About InstancedMesh

Actually, that’s not all, because I also imported the ammo.js physics engine, which requires the vertices of the mesh to create the convex hull of the ammunition. If I use InstancedMesh, it requires a geometry as the first parameter, but in my junk model, each mesh’s geometry has an offset and a scale. This would be very easy if I could remove the offset and scaling in Model->Mesh->Geometry.

Since I don’t know how to introduce ammo in “jsfiddle” I don’t have it in my example, sorry

Sorry to bother you again, I was wondering how you scale all the children of the garbage model in your example? I don’t see anything similar to scale.multiplyScalar. I read the InstancedMesh documentation on the official website, but I still don’t quite understand its principles (please forgive my ignorance and stupidity :sob:)

Hey no you’re all good. I’m sorry I was cranky. :slight_smile:
The positioning of the instances is done in index.js line 50…
I didn’t scale them down but you could do it there… by scaling “gp.scale.multiplyScalar(.5)” or whatever.
There is a lot of stuff going on in that glitch but the main instancing code is in index.js and InstanceGroup.js… try and read those and see if maybe some of it becomes more clear.

    let index = Math.floor(Math.random() * trashModels.length);
    let model = trashModels[index].scene.clone();

    let trashs = model.children;

    let mesh = trashs[10].children[0] as Mesh<BufferGeometry, MeshStandardMaterial>;
    let geometry = mesh.geometry.clone();
    let material = mesh.material.clone();

    mesh.updateMatrixWorld();
    let matrix = mesh.matrixWorld.clone();
    matrix.scale(new Vector3(0.1, 0.1, 0.1));
    geometry.computeBoundingBox();

    let count = 100;
    let instancedMesh = new InstancedMesh(geometry, material, count);
    instancedMesh.add(new AxesHelper(10));

    for (let i = 0; i < count; i++) {
      matrix.setPosition(0, 0, 0);
      instancedMesh.setMatrixAt(i, matrix);
    }

    render.scene.add(instancedMesh);

I successfully created the InstancedMesh by reading your code, but now I seem to have a new problem, which is that the center of mass of my geometry is actually offset from the origin. I want to eliminate it, but when I try to eliminate it by .translate the geometry, my geometry deforms and becomes very abstract. How should I remove this offset correctly?
Sorry for keeping asking you questions, I know it’s annoying, sorry again :sob:

    geometry.computeBoundingBox();
    const boundingBox = geometry.boundingBox;

    const centerX = (boundingBox.min.x + boundingBox.max.x) / 2;
    const centerY = (boundingBox.min.y + boundingBox.max.y) / 2;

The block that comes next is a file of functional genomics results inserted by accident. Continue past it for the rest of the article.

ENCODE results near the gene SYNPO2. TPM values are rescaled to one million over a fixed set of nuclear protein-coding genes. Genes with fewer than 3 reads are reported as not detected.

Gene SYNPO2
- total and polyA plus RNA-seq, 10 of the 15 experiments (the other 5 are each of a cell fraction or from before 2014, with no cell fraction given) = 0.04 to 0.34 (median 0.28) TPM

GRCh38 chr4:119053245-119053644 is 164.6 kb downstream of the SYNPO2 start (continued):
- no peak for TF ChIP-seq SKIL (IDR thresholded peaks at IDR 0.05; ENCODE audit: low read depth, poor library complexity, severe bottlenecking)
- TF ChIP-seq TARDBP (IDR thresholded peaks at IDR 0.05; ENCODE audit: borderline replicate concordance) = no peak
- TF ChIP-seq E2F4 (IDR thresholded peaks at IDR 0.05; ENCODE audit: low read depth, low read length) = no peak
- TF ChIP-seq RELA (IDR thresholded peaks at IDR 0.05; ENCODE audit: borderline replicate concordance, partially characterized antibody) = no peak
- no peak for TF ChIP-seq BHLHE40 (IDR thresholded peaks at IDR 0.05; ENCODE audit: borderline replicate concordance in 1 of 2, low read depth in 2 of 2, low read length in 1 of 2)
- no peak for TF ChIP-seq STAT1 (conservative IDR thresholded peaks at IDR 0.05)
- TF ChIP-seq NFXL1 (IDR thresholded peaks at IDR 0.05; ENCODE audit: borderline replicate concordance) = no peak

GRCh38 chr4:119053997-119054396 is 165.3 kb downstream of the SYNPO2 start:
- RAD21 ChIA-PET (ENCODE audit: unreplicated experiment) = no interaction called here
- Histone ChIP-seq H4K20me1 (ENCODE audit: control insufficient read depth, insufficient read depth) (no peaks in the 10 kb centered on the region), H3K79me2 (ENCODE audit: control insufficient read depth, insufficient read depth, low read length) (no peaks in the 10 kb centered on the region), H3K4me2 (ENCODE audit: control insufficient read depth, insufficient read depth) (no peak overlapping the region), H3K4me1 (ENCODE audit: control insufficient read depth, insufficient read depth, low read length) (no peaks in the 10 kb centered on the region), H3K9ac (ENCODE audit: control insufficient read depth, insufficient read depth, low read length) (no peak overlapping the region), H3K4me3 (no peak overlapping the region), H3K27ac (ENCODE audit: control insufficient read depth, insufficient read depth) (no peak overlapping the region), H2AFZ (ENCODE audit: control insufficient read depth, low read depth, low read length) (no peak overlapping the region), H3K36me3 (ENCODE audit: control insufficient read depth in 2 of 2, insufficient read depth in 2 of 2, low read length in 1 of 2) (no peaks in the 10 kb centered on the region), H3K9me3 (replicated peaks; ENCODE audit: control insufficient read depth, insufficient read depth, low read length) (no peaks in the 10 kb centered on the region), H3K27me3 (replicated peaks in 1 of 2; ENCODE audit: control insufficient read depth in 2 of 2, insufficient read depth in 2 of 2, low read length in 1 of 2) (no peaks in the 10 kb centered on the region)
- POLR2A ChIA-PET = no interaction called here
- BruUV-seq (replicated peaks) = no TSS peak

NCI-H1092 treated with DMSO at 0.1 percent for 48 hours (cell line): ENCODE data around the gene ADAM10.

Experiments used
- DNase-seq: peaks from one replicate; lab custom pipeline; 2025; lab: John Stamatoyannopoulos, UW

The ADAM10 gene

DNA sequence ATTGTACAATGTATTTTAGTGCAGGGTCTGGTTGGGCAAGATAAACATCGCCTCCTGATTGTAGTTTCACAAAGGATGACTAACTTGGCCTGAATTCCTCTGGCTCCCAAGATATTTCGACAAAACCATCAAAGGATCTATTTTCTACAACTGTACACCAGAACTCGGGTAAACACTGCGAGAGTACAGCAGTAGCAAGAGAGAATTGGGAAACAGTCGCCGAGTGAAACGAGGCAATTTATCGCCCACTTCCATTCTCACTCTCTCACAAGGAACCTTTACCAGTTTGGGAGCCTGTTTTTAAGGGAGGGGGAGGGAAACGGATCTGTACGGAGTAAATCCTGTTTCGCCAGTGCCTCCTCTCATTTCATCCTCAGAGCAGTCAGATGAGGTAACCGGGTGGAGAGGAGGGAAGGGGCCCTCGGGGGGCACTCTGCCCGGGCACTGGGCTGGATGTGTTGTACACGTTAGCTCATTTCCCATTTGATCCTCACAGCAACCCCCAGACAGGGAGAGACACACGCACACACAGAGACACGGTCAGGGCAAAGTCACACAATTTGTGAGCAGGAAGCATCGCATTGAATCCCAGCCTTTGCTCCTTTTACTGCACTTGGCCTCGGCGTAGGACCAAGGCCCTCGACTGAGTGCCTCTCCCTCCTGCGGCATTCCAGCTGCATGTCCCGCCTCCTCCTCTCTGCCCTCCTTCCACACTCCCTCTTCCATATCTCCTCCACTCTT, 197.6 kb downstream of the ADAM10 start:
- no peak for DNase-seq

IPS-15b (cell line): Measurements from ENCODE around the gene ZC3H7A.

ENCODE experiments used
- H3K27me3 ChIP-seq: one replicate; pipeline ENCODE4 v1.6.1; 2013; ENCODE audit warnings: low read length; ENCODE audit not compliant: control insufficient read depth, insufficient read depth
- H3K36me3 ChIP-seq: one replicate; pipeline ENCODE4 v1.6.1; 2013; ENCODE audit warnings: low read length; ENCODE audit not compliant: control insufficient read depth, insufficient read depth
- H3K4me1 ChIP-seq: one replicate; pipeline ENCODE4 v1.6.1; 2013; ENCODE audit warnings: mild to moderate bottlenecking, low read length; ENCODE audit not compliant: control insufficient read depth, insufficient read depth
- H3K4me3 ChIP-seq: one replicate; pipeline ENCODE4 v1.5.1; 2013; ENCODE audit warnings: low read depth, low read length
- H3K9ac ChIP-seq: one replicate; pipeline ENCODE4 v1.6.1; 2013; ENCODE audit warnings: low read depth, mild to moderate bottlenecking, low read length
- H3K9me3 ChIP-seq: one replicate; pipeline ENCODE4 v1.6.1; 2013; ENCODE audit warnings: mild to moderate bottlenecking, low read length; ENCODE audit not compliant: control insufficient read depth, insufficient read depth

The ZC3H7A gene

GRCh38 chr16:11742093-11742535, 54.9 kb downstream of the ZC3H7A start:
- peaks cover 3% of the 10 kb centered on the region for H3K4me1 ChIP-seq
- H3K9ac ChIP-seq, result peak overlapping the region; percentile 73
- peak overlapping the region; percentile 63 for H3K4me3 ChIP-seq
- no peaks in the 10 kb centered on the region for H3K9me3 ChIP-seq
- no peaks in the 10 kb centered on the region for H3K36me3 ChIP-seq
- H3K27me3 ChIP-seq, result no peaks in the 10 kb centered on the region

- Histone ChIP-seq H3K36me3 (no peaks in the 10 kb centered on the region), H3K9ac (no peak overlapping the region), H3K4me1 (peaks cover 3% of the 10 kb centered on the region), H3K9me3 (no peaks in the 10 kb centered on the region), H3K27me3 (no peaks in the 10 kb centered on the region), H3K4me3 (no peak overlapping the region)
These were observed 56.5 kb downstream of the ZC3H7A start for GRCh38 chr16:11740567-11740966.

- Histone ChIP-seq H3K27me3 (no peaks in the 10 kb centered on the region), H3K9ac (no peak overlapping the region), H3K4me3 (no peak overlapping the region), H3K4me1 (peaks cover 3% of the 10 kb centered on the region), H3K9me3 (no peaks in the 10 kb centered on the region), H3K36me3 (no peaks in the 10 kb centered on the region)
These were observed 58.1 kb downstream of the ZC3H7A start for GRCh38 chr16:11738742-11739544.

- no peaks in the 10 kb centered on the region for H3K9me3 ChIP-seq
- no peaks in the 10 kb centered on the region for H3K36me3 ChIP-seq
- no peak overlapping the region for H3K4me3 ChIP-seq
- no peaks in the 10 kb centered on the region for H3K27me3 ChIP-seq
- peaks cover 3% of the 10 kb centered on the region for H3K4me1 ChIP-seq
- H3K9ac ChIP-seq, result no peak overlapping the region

const centerZ = (boundingBox.min.z + boundingBox.max.z) / 2;

    const offset = new Vector3(-centerX, -centerY, -centerZ);

    geometry.translate(offset.x, offset.y, offset.z);

When I call the “translate” method it becomes like this

Right. This is why I shared the “InstanceGroup” class that I made. It handles having more complex scaling/positioning hierarchies but still lets you use Instancing.

Can I directly “translate” the “geometry” of the gltf sub-object “mesh”? Because I found that this is feasible, but if it is placed in a sub-object of gltf, it cannot be translated normally.

    let cube = new BoxGeometry(1, 1, 1);
    cube.translate(-0.5, -0.5, -0.5);

You can, but you should try to avoid doing operations on the vertex data itself, since each mutation of the vertices will result in a small amount of error that compounds over time. If you do it at init time, it should be ok… but usually it’s better to solve these things by adding a parent node and then scaling/moving the parent or the child from there. This doesn’t introduce errors and is more flexible and dynamic, at a small runtime cost, since the node hierarchy is recomputed from scratch every frame.

Like I said above, when I did “translation”, something went wrong.
translation Before:


translation After:

You’re using meshopt compressed meshes which have to re-scale the model as part of the compression scheme. To undo that scaling at runtime, meshopt inserts new parent nodes into the hierarchy.

That is why you will see new parent nodes inserted in your hierarchy after gltfpack / meshopt.

Before meshopt you may have

Scene->Mesh

and after meshopt you may have:

Scene->Object3D->Mesh…

so instead of manipulating Mesh you may want to be manipulating its parent Object3D instead to avoid having to scale vertices etc.

Additionally… if your meshes are meshopt compressed, they may be using lower bit depth numeric types to store the mesh, so if you scale a mesh down by half… your byte per channel vertices 0 to 255 are now only 0 to 128 which may make them distort the closer you get to 0.

Finally, I understand! What I need to operate is “Object3D” not “Mesh”. I need to update and get the world transform of a “Mesh” by adjusting the scale/position/rotation of the “Object3D”! You are simply a miracle doctor! You got my stupid brain working again. :smiling_face_with_three_hearts:

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Oh man… I know! It’s complicated! Not super easy to understand… I went through the same learning process when I encountered meshopt mesh compression i.e. (vertex format quantization).

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Awesome my friend! If you have the opportunity to come to China, I will definitely entertain you! :laughing:

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